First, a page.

Disclaimer: This resource has been prepared to help the workplace parties understand some of their obligations under the Occupational Health and Safety Act (OHSA) and regulations. It is not legal advice. It is not intended to replace the OHSA or the regulations. For further information please see full disclaimer.
The Occupational Health and Safety Act (OHSA) prohibits employers from penalizing workers in reprisal for obeying the law or exercising their rights.
Under section 50 of the OHSA, an employer cannot
because a worker has
A worker also cannot be penalized for
A worker who believes that the employer has reprised against him or her may file a complaint with the Ontario Labour Relations Board (OLRB). A unionized worker may choose to ask the union to file a grievance under the collective agreement or to seek its help in filing a complaint directly on the worker’s behalf with the OLRB.
Alternatively, a worker claiming to have been fired in an OHSA-related reprisal may consent to having a Ministry of Labour inspector refer the reprisal allegation to the OLRB, if
The inspector will also provide copies of the referral to the employer, trade union (if any) and other organizations affected by the alleged reprisal. However, the Ministry of Labour will not act as the worker’s representative.
The Ministry of Labour will also investigate the health and safety concerns related to a reprisal complaint or referral.
The OLRB can look into a worker’s complaint or a referral from the Ministry of Labour and try to mediate a settlement between the workplace parties. If a settlement cannot be reached, the OLRB may hold a consultation or hearing. The OLRB may make orders to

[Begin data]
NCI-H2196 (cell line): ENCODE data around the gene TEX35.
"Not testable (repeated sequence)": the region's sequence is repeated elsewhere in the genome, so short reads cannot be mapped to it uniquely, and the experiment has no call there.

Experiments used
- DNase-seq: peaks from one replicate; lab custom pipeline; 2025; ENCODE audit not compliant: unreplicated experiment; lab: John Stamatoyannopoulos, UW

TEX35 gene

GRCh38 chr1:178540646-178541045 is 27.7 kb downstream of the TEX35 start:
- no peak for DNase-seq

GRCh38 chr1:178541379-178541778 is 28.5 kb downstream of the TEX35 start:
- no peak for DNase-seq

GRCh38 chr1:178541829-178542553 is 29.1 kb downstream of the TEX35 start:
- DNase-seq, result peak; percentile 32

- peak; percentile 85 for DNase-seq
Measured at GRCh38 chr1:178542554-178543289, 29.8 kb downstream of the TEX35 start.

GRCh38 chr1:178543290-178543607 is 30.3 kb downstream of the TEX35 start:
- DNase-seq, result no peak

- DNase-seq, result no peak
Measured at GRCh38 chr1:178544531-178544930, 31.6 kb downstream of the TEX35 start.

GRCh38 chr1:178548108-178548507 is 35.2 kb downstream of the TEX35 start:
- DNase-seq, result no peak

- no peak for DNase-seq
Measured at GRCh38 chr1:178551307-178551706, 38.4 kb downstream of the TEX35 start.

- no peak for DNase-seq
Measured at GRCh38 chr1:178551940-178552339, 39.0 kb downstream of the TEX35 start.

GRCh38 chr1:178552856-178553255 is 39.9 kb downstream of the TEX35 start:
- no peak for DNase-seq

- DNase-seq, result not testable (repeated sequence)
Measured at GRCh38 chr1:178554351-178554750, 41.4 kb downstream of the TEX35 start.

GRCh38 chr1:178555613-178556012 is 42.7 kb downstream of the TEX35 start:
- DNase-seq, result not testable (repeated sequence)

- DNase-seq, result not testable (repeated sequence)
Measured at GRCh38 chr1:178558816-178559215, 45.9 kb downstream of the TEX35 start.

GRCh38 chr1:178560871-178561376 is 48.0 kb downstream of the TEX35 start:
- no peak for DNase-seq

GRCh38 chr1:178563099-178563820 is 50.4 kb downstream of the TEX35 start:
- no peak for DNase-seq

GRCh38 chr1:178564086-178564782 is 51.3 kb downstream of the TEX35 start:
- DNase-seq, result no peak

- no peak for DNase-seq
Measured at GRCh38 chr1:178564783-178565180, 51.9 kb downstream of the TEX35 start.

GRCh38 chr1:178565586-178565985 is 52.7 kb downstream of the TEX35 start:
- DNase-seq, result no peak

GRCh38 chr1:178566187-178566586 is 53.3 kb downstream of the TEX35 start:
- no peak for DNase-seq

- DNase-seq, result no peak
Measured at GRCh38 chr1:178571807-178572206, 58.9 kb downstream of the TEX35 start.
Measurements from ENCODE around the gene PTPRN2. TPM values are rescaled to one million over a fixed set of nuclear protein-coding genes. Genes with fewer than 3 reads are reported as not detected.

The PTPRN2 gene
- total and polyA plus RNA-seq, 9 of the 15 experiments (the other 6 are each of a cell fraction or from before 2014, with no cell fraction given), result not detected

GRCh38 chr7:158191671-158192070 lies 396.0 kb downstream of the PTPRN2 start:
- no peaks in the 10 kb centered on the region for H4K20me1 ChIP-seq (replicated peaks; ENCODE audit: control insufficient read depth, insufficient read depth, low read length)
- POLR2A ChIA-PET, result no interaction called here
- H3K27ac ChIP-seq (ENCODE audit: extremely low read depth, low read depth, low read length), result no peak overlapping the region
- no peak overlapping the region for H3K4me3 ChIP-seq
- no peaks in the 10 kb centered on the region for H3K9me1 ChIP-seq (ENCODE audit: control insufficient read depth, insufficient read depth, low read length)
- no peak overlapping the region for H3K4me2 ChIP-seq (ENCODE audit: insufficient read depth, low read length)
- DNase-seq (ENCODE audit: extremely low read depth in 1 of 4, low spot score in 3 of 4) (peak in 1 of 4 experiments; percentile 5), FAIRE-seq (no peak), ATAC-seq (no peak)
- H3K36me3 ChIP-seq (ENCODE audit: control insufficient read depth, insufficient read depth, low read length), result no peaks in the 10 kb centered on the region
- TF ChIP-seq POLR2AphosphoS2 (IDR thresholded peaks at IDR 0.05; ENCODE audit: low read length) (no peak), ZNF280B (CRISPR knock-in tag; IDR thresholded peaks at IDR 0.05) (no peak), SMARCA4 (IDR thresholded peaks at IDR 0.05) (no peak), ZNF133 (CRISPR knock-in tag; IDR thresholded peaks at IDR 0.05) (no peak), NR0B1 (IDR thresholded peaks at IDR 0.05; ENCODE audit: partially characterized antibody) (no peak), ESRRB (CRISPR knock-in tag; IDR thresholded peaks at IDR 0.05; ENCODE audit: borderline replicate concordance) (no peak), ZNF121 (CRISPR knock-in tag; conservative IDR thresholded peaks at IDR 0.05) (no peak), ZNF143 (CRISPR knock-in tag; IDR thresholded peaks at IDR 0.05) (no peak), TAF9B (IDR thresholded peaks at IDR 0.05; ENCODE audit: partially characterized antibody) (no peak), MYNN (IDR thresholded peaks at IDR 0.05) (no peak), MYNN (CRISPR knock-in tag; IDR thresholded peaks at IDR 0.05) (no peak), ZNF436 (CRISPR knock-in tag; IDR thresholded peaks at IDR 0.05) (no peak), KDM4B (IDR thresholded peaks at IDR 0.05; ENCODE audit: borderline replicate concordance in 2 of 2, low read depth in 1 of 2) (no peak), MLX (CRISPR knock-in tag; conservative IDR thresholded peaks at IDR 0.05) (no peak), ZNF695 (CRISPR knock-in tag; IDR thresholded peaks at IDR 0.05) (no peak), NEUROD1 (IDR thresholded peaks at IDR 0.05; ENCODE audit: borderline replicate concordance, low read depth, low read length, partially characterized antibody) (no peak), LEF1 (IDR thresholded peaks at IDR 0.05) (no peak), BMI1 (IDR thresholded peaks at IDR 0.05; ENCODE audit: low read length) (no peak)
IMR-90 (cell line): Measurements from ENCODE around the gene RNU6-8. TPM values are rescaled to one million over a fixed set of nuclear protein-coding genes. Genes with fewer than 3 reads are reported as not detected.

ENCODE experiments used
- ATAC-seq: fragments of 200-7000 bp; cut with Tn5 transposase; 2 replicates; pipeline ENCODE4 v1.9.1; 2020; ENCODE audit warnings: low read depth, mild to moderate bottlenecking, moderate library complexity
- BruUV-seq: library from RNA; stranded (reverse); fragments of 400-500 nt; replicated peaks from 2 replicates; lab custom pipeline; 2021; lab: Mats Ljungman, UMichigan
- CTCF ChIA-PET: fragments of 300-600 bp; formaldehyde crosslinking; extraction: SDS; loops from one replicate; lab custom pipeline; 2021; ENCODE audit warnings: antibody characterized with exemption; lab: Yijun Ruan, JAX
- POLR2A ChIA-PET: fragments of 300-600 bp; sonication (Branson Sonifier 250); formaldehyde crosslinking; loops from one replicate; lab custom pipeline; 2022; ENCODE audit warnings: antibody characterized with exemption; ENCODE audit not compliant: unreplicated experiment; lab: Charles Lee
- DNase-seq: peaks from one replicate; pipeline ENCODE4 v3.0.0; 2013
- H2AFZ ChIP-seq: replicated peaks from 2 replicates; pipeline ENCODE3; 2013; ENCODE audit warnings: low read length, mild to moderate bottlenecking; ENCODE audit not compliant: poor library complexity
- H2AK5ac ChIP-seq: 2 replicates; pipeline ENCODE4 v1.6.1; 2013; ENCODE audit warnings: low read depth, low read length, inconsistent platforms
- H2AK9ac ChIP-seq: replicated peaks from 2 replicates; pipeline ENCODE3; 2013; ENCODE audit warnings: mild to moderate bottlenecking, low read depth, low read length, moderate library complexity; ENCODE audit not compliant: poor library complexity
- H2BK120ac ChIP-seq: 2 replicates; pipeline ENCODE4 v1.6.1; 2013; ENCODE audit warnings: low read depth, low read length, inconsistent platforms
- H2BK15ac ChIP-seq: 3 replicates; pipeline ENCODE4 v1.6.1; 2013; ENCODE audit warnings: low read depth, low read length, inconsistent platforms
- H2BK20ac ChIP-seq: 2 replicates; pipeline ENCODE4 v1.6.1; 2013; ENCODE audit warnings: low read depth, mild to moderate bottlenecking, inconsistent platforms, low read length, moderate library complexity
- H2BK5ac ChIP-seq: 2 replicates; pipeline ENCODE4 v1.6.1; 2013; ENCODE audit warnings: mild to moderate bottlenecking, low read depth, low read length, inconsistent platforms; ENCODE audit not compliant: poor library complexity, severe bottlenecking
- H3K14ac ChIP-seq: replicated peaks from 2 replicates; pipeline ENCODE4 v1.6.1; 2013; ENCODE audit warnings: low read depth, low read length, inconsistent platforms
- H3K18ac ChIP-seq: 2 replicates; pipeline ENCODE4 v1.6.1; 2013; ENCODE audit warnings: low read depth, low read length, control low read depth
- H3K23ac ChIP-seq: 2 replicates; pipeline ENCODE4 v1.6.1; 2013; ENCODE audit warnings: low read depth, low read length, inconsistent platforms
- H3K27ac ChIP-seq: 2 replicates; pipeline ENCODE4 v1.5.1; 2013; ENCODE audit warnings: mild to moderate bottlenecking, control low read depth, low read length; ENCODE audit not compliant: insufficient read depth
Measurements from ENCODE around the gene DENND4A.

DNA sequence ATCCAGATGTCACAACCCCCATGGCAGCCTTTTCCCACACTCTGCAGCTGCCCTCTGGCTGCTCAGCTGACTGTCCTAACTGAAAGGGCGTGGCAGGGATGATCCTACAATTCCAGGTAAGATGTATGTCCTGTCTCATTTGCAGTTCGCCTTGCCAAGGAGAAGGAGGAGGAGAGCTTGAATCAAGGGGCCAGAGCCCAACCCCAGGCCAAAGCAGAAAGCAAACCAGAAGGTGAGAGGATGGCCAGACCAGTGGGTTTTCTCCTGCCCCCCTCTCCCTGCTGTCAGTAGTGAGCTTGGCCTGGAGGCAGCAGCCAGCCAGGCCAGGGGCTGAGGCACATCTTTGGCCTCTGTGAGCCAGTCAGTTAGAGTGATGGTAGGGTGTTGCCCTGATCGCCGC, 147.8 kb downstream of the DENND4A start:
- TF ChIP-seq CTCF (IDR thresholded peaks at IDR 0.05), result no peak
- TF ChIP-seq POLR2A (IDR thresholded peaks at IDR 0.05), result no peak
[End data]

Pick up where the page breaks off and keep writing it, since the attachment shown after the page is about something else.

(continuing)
The OLRB will provide forms for filing reprisal complaints.
The Office of the Worker Adviser (OWA) or the Toronto Workers’ Health & Safety Legal Clinic can provide workers with free advice on filing complaints and representation at mediations and hearings before the OLRB.
If there is an allegation of reprisal before the OLRB, it’s up to the employer to refute it. The Office of the Employer Adviser can provide free assistance and representation at mediations and hearings before the OLRB to employers with fewer than 50 employees. Also, employers can contact the Law Society of Upper Canada, which will put them in touch with a lawyer who may provide a free initial consultation.
For information resources related to reprisals refer to Appendix C.
ISBN 978-1-4606-5308-1 (HTML)
ISBN 978-1-4606-5307-4 (Print)
Disclaimer: This web resource has been prepared to assist the workplace parties in understanding some of their obligations under the Occupational Health and Safety Act (OHSA) and the regulations. It is not intended to replace the OHSA or the regulations and reference should always be made to the official version of the legislation.
It is the responsibility of the workplace parties to ensure compliance with the legislation. This web resource does not constitute legal advice. If you require assistance with respect to the interpretation of the legislation and its potential application in specific circumstances, please contact your legal counsel.
While this web resource will also be available to Ministry of Labour inspectors, they will apply and enforce the OHSA and its regulations based on the facts as they may find them in the workplace. This web resource does not affect their enforcement discretion in any way.